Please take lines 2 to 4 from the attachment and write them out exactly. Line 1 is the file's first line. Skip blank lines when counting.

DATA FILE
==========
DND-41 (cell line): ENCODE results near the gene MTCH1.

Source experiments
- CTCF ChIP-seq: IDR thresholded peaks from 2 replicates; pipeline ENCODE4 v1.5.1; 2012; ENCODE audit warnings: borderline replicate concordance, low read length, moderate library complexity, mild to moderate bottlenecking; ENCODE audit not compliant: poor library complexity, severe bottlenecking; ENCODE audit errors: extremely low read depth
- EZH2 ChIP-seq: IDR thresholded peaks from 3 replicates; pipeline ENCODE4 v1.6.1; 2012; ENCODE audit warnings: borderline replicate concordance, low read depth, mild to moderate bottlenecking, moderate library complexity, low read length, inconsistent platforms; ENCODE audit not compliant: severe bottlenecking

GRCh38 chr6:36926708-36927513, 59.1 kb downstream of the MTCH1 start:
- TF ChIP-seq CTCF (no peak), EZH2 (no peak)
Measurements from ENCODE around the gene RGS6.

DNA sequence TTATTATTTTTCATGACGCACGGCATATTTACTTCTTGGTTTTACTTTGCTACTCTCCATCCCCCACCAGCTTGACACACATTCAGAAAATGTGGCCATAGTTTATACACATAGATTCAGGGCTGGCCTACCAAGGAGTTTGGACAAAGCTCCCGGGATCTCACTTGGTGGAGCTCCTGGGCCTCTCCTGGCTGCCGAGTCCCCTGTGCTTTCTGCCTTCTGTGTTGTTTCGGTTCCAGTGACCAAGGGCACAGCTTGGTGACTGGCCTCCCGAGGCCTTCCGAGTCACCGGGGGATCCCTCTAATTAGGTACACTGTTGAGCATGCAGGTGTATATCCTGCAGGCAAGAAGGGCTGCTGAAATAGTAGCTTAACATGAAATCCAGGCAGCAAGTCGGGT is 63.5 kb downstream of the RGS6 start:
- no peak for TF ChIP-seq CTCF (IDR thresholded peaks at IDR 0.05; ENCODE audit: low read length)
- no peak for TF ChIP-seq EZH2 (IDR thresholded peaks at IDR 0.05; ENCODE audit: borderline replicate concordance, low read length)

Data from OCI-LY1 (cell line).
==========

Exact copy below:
Source experiments
- CTCF ChIP-seq: IDR thresholded peaks from 2 replicates; pipeline ENCODE4 v1.5.1; 2012; ENCODE audit warnings: borderline replicate concordance, low read length, moderate library complexity, mild to moderate bottlenecking; ENCODE audit not compliant: poor library complexity, severe bottlenecking; ENCODE audit errors: extremely low read depth
- EZH2 ChIP-seq: IDR thresholded peaks from 3 replicates; pipeline ENCODE4 v1.6.1; 2012; ENCODE audit warnings: borderline replicate concordance, low read depth, mild to moderate bottlenecking, moderate library complexity, low read length, inconsistent platforms; ENCODE audit not compliant: severe bottlenecking